The West Virginia Public Service Commission approved AES Laurel Mountain’s certificate on Wednesday to construct a $250 million wind turbine electric generating facility of up to 65 wind turbines on an eight-mile stretch of the Laurel Mountain ridgeline between Barbour and Randolph counties.
Evidentiary hearings for the AES Laurel Mountain wind project were conducted before the PSC during the first week in August. Since that time, the PSC has been considering all of the written evidence and testimony in order to arrive at a decision in the case. Wednesday was the final day in the statutorily imposed 300-day process for the PSC to make a decision.
In a prepared statement from the WVPSC, spokesperson Sarah Robertson said the company must satisfy a number of ordered conditions imposed by the commission prior to construction, during construction and during general operations including obtaining additional permits and certifications, establishing a decommissioning fund and satisfying other conditions in the order.
“In this type of certificate case, the commission must balance the interest of the public, the applicant’s interest, the state’s and region’s need for new electrical generating plants and the general interest of the state and local economy,” Robertson said.
In AES’ application, she said the company estimates generating up to 279 construction jobs and approximately nine full-time positions during operations. By paying more than $450,000 per year to Randolph and Barbour counties and approximately $340,000 per year to the state, the company also anticipates becoming the area’s largest taxpayer.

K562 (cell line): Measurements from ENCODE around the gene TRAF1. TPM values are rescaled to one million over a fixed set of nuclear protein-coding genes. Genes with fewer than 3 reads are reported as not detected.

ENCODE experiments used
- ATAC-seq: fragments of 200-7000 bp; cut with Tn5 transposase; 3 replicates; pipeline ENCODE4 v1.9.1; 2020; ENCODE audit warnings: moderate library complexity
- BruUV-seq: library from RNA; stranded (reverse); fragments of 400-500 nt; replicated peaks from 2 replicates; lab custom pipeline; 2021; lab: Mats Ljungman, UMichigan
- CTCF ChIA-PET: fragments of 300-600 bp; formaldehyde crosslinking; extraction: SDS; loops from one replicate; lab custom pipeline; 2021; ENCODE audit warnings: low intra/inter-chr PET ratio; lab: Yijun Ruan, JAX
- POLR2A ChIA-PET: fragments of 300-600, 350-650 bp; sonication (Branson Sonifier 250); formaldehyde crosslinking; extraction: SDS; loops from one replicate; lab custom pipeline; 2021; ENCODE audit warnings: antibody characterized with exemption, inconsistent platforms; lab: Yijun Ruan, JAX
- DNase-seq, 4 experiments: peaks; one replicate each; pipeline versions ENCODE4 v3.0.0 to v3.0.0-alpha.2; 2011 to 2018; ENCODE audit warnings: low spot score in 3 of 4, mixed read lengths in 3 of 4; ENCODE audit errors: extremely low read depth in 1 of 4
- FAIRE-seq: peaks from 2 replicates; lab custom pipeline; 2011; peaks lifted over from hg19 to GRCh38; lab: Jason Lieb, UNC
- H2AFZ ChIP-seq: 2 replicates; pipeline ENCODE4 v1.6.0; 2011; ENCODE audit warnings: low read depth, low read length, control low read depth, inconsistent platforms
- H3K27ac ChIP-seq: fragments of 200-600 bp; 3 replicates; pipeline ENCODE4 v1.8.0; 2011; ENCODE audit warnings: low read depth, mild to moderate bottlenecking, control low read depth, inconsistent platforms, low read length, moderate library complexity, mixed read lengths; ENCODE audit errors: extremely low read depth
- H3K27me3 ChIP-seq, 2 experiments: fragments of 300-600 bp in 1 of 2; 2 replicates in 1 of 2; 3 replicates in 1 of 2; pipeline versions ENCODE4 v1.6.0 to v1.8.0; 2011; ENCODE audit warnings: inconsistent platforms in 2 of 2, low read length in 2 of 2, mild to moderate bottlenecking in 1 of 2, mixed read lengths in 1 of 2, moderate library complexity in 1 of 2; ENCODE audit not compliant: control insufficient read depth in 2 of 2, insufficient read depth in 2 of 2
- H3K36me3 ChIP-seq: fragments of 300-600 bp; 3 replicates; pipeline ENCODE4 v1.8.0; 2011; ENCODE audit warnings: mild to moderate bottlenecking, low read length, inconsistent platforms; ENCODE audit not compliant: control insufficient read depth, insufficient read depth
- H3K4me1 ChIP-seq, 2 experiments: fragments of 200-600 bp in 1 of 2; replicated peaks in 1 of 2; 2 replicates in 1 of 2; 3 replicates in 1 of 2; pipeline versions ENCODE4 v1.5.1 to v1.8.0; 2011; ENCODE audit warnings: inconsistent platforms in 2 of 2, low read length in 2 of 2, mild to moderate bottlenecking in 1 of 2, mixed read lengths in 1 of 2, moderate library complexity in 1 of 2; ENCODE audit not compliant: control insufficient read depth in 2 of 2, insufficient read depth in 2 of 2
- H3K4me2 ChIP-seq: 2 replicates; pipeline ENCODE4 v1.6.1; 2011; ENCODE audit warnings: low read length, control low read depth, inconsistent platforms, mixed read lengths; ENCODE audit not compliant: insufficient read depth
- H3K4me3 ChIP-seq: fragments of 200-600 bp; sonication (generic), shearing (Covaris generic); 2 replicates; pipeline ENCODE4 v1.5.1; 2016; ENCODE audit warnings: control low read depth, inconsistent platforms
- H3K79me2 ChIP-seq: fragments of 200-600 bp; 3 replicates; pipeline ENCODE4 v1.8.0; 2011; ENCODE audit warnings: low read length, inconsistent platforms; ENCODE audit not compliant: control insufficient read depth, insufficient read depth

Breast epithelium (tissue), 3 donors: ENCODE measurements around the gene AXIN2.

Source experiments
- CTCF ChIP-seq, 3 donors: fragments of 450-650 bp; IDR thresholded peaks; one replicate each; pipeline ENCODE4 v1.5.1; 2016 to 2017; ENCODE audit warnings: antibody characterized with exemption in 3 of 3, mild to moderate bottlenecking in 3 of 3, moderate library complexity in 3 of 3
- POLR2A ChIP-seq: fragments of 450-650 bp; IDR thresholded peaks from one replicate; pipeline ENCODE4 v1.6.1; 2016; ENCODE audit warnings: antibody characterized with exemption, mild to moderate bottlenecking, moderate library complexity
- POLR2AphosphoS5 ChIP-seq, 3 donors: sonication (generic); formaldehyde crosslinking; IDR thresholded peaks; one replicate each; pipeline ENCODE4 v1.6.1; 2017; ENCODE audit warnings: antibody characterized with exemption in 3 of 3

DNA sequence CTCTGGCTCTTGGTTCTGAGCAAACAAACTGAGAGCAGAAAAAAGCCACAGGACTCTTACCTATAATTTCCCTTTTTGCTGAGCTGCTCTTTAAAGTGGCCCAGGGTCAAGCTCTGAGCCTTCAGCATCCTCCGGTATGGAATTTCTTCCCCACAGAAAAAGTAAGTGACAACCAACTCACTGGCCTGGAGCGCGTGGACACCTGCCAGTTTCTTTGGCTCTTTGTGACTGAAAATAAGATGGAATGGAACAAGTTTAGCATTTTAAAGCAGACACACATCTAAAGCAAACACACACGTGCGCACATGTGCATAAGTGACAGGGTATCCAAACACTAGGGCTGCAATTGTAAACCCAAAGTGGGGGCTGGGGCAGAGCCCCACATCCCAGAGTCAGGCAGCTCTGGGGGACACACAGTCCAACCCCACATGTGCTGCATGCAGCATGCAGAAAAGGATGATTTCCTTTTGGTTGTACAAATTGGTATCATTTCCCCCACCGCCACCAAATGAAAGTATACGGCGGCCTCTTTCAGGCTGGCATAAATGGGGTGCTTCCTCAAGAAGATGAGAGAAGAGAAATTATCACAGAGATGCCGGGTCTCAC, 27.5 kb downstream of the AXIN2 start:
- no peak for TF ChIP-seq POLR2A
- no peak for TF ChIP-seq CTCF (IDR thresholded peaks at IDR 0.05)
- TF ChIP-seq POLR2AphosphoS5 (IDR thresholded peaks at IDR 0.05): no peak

AES Laurel Mountain Project Director Barry Sweitzer said the company is glad the commission ruled in favor of the company’s request.
“We’re pleased with the decision,” Sweitzer said. “We had over a year of study and effort go into the application, as well as a considerable amount of evidence presented to the Public Service Commission. We are pleased that the commission did a very thorough job of considering all the evidence presented and reaching a decision to site a project on Laurel Mountain.”
Scores of area residents have spoken out against the project saying it would mar the mountainous scenery and interfere with wildlife. Art and Pam Dodds said members of the Laurel Mountain Preservation Association are very disappointed in the decision of the WVPSC to grant the siting certificate.
“The commissioners did not balance the negative impacts against the claimed benefits given by AES,” Pam Dodds said. “During the public hearing, it was obvious that each study presented by AES had fatal flaws. Most importantly, the project will not fulfill any need for electricity in West Virginia or in the region. PJM (the regional transmission organization) provided a report indicating that this project was not necessary.”
Dodds said the Laurel Mountain Preservation Association will continue in its efforts at historical and environmental preservation.
“We oppose the PSC’s decision,” Dodds said. “We are a 501(c)(3) organization and we are most thankful to anyone who will provide contributions for us to continue fighting the wind project. Our organization will continue to provide workshops concerning sustainability and conservation so that individuals can understand what needs to be done on a personal level to provide real solutions to our energy problems.”
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